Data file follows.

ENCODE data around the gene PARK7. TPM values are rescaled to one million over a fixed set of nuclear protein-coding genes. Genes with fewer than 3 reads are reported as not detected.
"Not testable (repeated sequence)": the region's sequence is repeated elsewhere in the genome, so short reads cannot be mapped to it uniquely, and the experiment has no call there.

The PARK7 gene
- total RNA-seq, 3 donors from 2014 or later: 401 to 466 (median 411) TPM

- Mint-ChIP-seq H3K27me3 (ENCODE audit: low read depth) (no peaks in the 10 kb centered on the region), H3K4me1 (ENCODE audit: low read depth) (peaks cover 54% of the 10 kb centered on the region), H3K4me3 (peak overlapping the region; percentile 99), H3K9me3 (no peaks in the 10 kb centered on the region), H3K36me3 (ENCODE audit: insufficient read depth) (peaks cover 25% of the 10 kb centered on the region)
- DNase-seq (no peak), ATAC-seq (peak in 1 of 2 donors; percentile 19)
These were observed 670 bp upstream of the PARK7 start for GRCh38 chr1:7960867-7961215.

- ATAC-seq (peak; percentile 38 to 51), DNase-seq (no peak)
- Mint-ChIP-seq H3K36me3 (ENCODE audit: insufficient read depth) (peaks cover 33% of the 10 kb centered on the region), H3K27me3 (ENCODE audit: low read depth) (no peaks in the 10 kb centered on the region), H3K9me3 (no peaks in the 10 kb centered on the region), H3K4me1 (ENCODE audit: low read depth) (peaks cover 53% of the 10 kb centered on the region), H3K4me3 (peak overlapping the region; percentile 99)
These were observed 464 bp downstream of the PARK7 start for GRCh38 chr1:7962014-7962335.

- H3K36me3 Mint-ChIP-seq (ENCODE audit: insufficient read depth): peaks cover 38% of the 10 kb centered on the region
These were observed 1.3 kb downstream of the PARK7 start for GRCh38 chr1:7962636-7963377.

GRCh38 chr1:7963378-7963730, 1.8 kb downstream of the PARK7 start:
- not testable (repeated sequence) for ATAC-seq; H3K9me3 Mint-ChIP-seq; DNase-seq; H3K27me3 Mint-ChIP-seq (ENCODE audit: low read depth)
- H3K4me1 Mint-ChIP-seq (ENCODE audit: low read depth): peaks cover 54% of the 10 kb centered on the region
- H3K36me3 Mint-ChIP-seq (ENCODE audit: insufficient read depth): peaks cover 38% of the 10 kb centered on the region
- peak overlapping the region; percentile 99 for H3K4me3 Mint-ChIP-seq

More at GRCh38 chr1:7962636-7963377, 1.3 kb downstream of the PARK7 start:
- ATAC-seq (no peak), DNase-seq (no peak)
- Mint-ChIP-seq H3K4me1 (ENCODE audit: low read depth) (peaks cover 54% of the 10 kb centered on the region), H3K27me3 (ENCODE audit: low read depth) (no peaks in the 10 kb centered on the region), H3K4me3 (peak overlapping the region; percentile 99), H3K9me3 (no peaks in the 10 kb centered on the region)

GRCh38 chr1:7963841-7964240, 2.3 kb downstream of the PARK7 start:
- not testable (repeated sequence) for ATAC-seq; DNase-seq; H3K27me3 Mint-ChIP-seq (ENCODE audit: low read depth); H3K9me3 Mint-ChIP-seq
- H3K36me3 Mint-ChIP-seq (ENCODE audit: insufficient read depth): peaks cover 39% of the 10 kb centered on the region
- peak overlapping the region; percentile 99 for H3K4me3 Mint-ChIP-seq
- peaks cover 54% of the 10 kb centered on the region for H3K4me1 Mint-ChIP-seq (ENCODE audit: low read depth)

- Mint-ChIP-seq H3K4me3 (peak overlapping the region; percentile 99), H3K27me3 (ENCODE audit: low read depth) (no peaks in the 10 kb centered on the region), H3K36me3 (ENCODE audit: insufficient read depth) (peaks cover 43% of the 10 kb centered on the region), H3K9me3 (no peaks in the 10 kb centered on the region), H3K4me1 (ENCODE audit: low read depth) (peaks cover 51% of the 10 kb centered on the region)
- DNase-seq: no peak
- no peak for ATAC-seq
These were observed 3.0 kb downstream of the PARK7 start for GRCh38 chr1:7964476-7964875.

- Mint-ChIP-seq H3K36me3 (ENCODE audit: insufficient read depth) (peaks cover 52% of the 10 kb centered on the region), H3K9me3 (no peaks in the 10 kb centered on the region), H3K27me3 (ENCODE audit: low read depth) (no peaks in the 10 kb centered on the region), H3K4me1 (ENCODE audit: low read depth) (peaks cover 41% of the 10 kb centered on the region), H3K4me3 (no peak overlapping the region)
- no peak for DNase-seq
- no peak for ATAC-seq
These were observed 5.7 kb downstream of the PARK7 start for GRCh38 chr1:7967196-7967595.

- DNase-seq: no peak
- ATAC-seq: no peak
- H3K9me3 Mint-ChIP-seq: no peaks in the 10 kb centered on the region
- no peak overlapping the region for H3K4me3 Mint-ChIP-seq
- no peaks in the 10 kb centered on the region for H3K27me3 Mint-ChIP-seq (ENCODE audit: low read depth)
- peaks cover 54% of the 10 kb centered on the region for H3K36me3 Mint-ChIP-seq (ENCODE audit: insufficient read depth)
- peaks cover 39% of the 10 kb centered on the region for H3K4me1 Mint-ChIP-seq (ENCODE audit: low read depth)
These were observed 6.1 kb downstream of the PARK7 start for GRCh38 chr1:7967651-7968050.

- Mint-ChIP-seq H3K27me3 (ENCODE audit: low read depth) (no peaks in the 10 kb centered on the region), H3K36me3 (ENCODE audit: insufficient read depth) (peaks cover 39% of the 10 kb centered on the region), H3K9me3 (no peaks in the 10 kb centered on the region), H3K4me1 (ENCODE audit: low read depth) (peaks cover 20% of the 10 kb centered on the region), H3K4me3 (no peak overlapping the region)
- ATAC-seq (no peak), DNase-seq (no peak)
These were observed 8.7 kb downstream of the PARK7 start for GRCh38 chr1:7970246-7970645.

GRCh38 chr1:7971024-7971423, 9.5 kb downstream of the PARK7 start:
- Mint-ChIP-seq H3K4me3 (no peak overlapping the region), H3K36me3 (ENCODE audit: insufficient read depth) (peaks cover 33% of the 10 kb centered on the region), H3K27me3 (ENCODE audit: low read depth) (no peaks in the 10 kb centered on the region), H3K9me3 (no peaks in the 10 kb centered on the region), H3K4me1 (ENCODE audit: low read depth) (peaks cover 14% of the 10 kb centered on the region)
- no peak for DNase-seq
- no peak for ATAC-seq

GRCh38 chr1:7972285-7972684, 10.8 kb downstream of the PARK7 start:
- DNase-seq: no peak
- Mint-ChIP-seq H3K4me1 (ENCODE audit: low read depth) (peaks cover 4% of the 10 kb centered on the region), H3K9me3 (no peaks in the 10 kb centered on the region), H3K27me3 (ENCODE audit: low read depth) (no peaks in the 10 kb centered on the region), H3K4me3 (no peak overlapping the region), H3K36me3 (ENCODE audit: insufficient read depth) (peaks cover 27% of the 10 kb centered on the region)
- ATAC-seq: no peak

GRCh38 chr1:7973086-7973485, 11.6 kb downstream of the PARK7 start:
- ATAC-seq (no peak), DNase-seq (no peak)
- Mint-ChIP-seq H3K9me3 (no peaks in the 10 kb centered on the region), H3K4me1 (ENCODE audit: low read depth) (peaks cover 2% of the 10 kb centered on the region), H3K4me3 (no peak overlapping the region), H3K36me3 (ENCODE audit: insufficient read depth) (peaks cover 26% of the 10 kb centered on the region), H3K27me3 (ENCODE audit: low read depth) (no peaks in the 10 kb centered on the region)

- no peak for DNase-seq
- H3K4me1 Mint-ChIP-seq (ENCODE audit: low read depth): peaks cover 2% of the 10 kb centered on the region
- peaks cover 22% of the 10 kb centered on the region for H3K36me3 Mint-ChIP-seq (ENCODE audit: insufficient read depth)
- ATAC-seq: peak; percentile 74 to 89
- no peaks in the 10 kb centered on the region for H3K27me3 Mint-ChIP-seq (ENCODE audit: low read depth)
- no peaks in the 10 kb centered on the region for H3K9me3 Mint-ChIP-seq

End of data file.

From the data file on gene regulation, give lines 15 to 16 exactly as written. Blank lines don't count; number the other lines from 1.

- H3K4me1 Mint-ChIP-seq (ENCODE audit: low read depth): peaks cover 54% of the 10 kb centered on the region
- H3K36me3 Mint-ChIP-seq (ENCODE audit: insufficient read depth): peaks cover 38% of the 10 kb centered on the region